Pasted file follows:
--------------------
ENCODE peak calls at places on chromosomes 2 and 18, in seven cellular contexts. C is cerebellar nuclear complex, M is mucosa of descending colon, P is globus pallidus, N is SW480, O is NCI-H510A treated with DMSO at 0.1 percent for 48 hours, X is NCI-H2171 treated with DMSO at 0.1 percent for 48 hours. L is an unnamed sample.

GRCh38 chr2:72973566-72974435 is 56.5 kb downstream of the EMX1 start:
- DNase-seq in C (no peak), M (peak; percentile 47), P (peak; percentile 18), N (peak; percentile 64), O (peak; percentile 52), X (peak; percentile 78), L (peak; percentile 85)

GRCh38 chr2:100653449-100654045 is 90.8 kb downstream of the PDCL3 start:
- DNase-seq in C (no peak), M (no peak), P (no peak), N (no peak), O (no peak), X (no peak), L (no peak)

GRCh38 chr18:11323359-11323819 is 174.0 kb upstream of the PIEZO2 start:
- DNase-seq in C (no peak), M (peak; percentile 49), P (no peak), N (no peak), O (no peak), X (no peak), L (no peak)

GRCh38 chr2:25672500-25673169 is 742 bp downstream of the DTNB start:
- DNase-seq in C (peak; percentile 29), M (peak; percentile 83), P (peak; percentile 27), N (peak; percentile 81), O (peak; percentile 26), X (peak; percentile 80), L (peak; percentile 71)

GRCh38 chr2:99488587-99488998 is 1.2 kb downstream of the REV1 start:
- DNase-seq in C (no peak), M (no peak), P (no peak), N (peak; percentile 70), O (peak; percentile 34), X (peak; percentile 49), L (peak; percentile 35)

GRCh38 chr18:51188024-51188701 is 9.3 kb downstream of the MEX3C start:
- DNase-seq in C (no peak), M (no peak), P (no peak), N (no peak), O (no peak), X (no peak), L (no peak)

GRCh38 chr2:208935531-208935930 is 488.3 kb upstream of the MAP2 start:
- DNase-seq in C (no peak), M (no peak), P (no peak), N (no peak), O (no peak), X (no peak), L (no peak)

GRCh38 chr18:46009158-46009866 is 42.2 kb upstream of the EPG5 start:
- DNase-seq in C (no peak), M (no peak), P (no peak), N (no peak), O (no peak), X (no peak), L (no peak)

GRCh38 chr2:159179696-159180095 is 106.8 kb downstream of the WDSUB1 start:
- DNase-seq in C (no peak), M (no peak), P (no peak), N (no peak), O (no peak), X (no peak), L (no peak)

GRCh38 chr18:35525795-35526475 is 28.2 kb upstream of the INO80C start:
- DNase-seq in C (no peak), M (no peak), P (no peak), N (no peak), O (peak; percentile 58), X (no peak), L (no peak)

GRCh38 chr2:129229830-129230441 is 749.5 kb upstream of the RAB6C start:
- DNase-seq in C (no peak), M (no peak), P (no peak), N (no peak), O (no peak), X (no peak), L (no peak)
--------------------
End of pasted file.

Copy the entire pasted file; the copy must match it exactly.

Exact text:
ENCODE peak calls at places on chromosomes 2 and 18, in seven cellular contexts. C is cerebellar nuclear complex, M is mucosa of descending colon, P is globus pallidus, N is SW480, O is NCI-H510A treated with DMSO at 0.1 percent for 48 hours, X is NCI-H2171 treated with DMSO at 0.1 percent for 48 hours. L is an unnamed sample.

GRCh38 chr2:72973566-72974435 is 56.5 kb downstream of the EMX1 start:
- DNase-seq in C (no peak), M (peak; percentile 47), P (peak; percentile 18), N (peak; percentile 64), O (peak; percentile 52), X (peak; percentile 78), L (peak; percentile 85)

GRCh38 chr2:100653449-100654045 is 90.8 kb downstream of the PDCL3 start:
- DNase-seq in C (no peak), M (no peak), P (no peak), N (no peak), O (no peak), X (no peak), L (no peak)

GRCh38 chr18:11323359-11323819 is 174.0 kb upstream of the PIEZO2 start:
- DNase-seq in C (no peak), M (peak; percentile 49), P (no peak), N (no peak), O (no peak), X (no peak), L (no peak)

GRCh38 chr2:25672500-25673169 is 742 bp downstream of the DTNB start:
- DNase-seq in C (peak; percentile 29), M (peak; percentile 83), P (peak; percentile 27), N (peak; percentile 81), O (peak; percentile 26), X (peak; percentile 80), L (peak; percentile 71)

GRCh38 chr2:99488587-99488998 is 1.2 kb downstream of the REV1 start:
- DNase-seq in C (no peak), M (no peak), P (no peak), N (peak; percentile 70), O (peak; percentile 34), X (peak; percentile 49), L (peak; percentile 35)

GRCh38 chr18:51188024-51188701 is 9.3 kb downstream of the MEX3C start:
- DNase-seq in C (no peak), M (no peak), P (no peak), N (no peak), O (no peak), X (no peak), L (no peak)

GRCh38 chr2:208935531-208935930 is 488.3 kb upstream of the MAP2 start:
- DNase-seq in C (no peak), M (no peak), P (no peak), N (no peak), O (no peak), X (no peak), L (no peak)

GRCh38 chr18:46009158-46009866 is 42.2 kb upstream of the EPG5 start:
- DNase-seq in C (no peak), M (no peak), P (no peak), N (no peak), O (no peak), X (no peak), L (no peak)

GRCh38 chr2:159179696-159180095 is 106.8 kb downstream of the WDSUB1 start:
- DNase-seq in C (no peak), M (no peak), P (no peak), N (no peak), O (no peak), X (no peak), L (no peak)

GRCh38 chr18:35525795-35526475 is 28.2 kb upstream of the INO80C start:
- DNase-seq in C (no peak), M (no peak), P (no peak), N (no peak), O (peak; percentile 58), X (no peak), L (no peak)

GRCh38 chr2:129229830-129230441 is 749.5 kb upstream of the RAB6C start:
- DNase-seq in C (no peak), M (no peak), P (no peak), N (no peak), O (no peak), X (no peak), L (no peak)